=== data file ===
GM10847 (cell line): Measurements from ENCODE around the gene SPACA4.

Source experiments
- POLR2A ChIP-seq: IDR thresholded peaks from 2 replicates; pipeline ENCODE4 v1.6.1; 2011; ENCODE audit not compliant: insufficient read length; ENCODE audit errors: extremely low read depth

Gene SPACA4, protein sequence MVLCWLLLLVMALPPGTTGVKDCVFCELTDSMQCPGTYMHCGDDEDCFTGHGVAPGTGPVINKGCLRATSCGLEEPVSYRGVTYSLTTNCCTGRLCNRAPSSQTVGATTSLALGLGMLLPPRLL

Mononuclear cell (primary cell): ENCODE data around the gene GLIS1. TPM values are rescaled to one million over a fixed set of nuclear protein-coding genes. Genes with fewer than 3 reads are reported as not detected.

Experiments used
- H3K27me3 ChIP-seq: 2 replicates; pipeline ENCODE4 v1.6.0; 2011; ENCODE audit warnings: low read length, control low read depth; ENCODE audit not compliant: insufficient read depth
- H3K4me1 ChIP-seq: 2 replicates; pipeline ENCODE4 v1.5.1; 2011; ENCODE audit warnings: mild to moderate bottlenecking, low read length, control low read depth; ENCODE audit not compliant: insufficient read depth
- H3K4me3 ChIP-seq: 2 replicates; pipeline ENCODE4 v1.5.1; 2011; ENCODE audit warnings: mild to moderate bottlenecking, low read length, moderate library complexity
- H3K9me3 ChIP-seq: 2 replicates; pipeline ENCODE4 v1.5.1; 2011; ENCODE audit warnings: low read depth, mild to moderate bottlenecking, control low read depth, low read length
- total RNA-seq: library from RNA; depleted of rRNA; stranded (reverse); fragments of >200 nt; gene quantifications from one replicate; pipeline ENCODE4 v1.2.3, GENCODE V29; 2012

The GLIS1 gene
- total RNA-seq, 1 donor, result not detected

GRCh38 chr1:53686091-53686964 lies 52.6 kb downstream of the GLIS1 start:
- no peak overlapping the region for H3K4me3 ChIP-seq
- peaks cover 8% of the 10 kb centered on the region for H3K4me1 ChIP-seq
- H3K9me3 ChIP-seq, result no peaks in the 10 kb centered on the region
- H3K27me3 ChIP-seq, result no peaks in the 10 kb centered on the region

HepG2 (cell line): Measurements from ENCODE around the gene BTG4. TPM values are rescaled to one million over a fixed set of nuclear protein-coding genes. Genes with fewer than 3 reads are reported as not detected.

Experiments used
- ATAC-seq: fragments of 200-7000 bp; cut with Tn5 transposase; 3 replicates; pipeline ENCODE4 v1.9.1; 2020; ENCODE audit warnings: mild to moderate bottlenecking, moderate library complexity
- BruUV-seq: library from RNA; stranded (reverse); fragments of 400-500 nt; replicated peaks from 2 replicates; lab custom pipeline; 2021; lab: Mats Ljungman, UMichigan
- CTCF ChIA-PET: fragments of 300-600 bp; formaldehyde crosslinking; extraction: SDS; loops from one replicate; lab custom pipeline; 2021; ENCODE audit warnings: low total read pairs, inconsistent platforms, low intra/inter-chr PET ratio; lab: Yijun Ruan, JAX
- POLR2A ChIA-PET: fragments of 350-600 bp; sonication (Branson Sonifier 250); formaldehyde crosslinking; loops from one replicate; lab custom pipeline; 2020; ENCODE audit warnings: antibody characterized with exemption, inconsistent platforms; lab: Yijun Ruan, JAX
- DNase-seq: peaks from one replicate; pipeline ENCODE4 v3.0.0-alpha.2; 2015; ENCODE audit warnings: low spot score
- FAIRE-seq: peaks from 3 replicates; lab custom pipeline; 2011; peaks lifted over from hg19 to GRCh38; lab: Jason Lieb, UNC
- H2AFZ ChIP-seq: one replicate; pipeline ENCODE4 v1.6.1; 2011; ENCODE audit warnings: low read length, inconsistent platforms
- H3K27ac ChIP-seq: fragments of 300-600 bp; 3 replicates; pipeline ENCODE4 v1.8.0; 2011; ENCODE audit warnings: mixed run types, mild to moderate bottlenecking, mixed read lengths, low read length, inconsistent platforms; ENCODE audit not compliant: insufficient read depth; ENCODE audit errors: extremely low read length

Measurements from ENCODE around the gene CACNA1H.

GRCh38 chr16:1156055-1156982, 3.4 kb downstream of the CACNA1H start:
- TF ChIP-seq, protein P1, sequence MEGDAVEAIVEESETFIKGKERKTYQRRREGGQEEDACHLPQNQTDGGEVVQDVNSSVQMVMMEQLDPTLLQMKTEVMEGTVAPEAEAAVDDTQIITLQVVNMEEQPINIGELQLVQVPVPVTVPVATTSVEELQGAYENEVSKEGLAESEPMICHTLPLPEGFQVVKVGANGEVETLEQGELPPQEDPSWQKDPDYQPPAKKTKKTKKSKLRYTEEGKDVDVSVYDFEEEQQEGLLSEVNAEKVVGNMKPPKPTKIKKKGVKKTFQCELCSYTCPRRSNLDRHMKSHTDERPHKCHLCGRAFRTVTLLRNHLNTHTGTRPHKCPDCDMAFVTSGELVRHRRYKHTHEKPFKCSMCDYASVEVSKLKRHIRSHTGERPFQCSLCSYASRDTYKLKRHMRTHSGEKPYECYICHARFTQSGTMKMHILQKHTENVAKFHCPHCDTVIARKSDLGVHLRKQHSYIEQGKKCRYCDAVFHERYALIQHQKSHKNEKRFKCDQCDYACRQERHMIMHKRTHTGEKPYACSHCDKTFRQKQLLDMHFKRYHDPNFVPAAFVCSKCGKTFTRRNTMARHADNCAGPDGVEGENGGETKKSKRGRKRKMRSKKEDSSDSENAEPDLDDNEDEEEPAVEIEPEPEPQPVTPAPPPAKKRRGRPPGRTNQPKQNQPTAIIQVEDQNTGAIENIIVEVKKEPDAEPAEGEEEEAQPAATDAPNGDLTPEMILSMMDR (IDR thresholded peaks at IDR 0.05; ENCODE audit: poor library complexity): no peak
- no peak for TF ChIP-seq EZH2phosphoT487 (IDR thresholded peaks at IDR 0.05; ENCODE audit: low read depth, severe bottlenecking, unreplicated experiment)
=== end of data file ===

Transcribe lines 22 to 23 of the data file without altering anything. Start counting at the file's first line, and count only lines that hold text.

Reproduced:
- BruUV-seq: library from RNA; stranded (reverse); fragments of 400-500 nt; replicated peaks from 2 replicates; lab custom pipeline; 2021; lab: Mats Ljungman, UMichigan
- CTCF ChIA-PET: fragments of 300-600 bp; formaldehyde crosslinking; extraction: SDS; loops from one replicate; lab custom pipeline; 2021; ENCODE audit warnings: low total read pairs, inconsistent platforms, low intra/inter-chr PET ratio; lab: Yijun Ruan, JAX